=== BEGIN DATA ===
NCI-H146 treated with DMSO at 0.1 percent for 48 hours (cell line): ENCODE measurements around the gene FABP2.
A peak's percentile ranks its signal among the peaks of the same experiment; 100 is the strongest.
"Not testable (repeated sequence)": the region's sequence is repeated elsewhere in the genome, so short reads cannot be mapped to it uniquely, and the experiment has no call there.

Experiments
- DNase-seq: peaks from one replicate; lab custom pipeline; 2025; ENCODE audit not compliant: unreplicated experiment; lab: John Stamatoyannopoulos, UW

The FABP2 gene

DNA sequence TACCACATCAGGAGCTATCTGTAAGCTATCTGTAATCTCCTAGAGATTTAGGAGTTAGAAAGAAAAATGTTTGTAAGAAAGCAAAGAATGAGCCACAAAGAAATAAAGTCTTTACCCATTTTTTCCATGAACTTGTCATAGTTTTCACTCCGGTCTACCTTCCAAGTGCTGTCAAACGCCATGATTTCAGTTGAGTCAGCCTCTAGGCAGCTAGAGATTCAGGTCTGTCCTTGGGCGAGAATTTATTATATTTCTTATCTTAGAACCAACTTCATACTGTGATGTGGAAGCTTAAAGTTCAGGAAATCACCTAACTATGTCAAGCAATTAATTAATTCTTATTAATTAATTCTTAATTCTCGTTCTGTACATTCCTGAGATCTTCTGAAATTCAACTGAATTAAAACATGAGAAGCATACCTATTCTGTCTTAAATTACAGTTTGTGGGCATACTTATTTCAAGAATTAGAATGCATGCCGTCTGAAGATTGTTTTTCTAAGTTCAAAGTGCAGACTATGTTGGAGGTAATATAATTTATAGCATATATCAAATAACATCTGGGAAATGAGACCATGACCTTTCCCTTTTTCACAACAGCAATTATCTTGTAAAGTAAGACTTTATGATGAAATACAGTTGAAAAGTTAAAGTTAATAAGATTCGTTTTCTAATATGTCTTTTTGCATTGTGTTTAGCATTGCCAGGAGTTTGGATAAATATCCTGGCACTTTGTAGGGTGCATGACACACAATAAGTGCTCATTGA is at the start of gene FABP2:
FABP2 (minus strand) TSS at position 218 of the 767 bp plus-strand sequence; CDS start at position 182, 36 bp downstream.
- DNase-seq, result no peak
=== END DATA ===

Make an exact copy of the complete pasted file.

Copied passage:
NCI-H146 treated with DMSO at 0.1 percent for 48 hours (cell line): ENCODE measurements around the gene FABP2.
A peak's percentile ranks its signal among the peaks of the same experiment; 100 is the strongest.
"Not testable (repeated sequence)": the region's sequence is repeated elsewhere in the genome, so short reads cannot be mapped to it uniquely, and the experiment has no call there.

Experiments
- DNase-seq: peaks from one replicate; lab custom pipeline; 2025; ENCODE audit not compliant: unreplicated experiment; lab: John Stamatoyannopoulos, UW

The FABP2 gene

DNA sequence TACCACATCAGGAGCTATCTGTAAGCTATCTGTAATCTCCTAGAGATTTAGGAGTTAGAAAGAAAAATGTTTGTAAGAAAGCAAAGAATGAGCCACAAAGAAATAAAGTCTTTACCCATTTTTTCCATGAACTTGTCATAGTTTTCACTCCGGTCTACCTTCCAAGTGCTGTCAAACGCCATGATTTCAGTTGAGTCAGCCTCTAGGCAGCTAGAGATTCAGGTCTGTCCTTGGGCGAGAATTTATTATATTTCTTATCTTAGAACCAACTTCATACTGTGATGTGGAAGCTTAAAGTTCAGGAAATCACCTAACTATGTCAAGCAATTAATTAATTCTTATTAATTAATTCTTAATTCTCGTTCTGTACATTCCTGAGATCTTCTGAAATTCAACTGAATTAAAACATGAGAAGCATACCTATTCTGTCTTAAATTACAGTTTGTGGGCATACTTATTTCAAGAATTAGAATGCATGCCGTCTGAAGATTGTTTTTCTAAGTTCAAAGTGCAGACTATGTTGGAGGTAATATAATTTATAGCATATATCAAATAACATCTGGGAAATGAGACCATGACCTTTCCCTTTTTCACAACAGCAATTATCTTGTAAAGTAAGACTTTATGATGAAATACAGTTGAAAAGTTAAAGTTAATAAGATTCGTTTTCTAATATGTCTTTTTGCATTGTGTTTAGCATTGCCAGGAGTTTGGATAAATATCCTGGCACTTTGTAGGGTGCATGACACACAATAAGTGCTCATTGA is at the start of gene FABP2:
FABP2 (minus strand) TSS at position 218 of the 767 bp plus-strand sequence; CDS start at position 182, 36 bp downstream.
- DNase-seq, result no peak